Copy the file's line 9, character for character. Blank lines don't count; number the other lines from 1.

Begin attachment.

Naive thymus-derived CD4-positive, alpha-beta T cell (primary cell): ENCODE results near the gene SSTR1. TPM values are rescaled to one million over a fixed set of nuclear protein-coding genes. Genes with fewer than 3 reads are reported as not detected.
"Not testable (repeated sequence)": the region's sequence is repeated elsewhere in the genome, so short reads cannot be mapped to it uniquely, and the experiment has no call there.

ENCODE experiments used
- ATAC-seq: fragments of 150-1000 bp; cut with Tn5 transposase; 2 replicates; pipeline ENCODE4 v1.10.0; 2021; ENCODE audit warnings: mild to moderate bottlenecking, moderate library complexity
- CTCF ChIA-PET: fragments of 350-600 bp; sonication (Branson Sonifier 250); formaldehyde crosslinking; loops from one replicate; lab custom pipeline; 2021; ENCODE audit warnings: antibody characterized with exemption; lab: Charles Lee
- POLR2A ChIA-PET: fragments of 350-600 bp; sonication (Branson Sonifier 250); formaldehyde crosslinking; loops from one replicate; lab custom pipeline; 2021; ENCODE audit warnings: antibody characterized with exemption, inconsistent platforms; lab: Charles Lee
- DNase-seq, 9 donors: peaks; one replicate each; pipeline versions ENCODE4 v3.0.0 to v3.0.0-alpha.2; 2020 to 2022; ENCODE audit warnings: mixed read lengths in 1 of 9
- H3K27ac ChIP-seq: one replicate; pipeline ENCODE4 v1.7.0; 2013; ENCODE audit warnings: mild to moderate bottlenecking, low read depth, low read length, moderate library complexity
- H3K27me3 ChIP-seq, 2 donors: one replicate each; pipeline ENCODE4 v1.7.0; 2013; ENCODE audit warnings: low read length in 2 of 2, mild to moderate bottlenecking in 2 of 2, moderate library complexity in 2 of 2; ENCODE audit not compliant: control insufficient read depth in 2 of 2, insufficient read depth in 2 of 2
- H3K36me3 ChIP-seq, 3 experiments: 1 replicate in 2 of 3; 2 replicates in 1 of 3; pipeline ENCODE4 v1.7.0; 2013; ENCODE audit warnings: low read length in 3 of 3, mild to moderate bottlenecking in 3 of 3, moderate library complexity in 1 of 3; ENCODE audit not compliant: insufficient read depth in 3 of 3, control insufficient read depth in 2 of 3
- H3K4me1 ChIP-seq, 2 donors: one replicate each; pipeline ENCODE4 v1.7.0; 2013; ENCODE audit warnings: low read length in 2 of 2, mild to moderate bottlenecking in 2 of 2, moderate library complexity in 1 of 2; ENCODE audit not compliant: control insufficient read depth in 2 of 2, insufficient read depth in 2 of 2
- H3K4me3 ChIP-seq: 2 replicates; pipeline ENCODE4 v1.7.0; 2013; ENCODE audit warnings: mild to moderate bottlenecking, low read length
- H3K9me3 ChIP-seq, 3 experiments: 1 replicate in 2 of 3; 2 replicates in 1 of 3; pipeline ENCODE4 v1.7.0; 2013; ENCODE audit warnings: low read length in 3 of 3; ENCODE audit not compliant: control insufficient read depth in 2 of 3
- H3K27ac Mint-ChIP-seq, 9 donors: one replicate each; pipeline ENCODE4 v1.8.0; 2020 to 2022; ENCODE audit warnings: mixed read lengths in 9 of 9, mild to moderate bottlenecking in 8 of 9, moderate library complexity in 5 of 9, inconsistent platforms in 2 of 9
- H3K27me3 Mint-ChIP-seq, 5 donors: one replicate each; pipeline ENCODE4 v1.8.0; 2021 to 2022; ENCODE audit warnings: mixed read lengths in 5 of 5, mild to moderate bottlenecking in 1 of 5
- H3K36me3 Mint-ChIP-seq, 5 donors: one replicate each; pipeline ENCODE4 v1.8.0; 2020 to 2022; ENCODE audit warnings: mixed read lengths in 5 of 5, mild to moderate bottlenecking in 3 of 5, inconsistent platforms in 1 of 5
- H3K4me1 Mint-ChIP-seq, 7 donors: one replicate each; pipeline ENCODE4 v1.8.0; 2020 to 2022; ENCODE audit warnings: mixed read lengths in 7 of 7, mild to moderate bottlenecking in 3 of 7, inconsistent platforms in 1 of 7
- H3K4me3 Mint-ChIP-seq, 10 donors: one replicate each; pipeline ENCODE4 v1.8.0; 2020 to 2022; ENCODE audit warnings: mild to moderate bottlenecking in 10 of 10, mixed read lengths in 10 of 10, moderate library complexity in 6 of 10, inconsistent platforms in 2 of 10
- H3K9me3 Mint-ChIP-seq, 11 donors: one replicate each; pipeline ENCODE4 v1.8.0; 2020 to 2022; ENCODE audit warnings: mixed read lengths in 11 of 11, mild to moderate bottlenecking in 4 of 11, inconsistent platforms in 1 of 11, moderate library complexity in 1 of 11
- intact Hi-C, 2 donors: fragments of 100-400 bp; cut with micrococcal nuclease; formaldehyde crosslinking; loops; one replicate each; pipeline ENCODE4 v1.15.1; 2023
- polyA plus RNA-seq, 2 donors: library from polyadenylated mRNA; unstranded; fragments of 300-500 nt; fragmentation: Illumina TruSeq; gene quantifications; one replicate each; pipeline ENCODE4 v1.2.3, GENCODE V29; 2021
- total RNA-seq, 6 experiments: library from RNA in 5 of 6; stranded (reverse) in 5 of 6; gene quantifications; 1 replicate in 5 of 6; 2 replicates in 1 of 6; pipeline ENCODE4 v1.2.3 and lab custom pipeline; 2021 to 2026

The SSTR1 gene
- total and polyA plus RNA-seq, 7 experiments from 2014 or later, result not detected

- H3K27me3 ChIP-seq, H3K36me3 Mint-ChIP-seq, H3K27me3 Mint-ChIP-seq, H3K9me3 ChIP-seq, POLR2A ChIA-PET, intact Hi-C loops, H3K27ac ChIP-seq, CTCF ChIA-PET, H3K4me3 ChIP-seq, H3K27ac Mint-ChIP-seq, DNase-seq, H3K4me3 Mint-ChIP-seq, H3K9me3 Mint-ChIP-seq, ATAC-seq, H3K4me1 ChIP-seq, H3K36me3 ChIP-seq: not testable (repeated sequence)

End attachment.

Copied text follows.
- H3K27me3 ChIP-seq, 2 donors: one replicate each; pipeline ENCODE4 v1.7.0; 2013; ENCODE audit warnings: low read length in 2 of 2, mild to moderate bottlenecking in 2 of 2, moderate library complexity in 2 of 2; ENCODE audit not compliant: control insufficient read depth in 2 of 2, insufficient read depth in 2 of 2